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Jonas Salk, MD
The New Yorker Who Tamed Polio

There were doubts that a killed virus vaccine could protect people. Jonas Salk and his team proved it could.

Polio threatened children every summer in the first half of the twentieth century. The viral infection spread from person to person, infecting millions. For 1 in 200 infected, the disease would progress to a paralytic phase, stopping them from breathing. By the 1940s, President Franklin D. Roosevelt — a polio survivor himself — helped the National Foundation for Infantile Paralysis raise enough funds to financially support several vaccination efforts.

One of those efforts was led by Jonas Edward Salk, MD. Jonas was the son of Jewish immigrants, and he was born in New York City. As the first person in his family to go to college, Jonas stood out because of his intellect. He earned a bachelor’s degree in chemistry in 1934 from City College of New York, and his medical degree in 1939 from New York University Medical School. As a physician scientist, Dr. Salk worked with Thomas Francis at the University of Michigan in 1941. (Thomas Francis was known for the discovery of influenza viruses and their multiple types.)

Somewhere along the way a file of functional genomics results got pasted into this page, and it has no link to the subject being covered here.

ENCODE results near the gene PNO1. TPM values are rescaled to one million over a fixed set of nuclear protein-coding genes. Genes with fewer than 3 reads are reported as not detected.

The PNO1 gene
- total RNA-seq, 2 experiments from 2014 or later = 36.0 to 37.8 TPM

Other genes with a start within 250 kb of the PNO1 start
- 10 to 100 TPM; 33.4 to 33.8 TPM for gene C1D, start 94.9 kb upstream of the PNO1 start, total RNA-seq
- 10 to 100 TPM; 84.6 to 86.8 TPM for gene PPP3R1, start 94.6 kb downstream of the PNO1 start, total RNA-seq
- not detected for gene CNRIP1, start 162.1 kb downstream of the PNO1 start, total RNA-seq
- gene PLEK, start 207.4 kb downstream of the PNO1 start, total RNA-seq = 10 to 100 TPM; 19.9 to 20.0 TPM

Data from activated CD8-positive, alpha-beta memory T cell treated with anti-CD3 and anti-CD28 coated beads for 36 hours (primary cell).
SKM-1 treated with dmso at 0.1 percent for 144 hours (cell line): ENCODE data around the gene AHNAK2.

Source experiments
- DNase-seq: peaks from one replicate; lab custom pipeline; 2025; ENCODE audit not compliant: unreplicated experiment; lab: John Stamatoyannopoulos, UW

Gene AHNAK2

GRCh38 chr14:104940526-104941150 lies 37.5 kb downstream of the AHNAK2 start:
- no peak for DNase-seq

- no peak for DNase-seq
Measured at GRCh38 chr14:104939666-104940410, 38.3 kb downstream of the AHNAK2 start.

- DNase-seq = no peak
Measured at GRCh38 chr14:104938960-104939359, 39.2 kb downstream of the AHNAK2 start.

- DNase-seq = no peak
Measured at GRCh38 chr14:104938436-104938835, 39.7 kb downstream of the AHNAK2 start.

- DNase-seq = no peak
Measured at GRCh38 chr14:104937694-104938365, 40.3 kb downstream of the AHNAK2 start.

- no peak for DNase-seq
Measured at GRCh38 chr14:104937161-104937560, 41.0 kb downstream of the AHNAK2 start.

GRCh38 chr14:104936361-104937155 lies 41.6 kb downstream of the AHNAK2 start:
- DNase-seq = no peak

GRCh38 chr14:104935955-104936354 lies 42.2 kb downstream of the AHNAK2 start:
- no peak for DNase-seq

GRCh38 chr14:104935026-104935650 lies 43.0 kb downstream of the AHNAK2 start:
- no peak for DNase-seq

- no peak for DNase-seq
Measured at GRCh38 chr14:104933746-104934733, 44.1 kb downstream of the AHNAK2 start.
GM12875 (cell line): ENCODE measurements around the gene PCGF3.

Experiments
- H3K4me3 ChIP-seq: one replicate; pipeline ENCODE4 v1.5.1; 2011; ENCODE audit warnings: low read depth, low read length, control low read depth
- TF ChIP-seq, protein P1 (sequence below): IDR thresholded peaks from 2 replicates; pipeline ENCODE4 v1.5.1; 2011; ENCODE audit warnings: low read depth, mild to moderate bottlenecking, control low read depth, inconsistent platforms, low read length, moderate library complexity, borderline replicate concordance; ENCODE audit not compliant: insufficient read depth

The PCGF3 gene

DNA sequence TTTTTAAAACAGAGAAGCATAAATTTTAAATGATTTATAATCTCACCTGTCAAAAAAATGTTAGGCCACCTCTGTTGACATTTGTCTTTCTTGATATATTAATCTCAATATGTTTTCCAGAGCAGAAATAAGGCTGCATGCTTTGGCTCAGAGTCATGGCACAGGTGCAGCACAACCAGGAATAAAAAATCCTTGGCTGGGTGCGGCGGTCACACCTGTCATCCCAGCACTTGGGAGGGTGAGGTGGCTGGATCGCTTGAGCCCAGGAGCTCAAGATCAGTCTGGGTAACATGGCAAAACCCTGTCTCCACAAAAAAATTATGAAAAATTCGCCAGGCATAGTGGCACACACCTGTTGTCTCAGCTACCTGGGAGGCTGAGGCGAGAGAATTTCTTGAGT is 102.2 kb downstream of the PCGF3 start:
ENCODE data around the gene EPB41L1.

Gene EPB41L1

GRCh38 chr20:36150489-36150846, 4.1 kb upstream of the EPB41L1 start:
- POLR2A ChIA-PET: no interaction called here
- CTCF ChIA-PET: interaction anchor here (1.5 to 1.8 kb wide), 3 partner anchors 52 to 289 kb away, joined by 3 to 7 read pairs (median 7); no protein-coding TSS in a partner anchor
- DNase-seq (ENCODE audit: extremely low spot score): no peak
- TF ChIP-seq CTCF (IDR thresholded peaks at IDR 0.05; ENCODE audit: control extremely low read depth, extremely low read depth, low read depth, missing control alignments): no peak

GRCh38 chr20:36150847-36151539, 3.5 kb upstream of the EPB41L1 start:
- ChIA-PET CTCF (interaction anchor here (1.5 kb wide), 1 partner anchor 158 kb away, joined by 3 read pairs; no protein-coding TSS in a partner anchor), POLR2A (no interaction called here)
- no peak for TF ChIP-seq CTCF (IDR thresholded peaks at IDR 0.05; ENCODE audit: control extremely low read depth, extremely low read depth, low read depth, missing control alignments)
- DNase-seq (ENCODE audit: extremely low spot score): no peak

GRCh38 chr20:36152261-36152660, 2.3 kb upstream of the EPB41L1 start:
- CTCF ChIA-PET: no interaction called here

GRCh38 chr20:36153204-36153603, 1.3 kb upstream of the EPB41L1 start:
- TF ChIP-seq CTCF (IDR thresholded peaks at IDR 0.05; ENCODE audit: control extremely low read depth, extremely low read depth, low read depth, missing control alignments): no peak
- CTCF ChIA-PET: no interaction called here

The prevailing theory of vaccines at the time was that the pathogen used in creating the vaccine had to be attenuated (weakened to the point of being incapable of causing disease). Scientists disagreed whether a killed virus would trigger an immune response. Building on the work of scientists like Elise Ward (who developed a way to grow polio virus in non-human tissue cultures) and Isabel Morgan (who successfully immunized primates with killed polio virus), Jonas Salk successfully developed a polio vaccine by the mid-1950s.

During a series of community trials of the vaccine in 1954 and 1955, the Salk vaccine was found to be highly effective in preventing polio disease in children. Children randomized into the vaccine group had a lower rate of symptomatic polio than children randomized into the placebo group. The success of the trials was shared far and wide around the world, as the scourge of polio that had frightened many parents was about to be conquered.

After the success of the polio vaccine, Dr. Salk opened the Salk Institute for Biological Studies in 1963. He dedicated his life to researching other vaccines, including a vaccine against HIV, the virus that causes AIDS. He received numerous awards and honors for his work.

Dr. Salk died at the age of 80 and is buried in San Diego, California.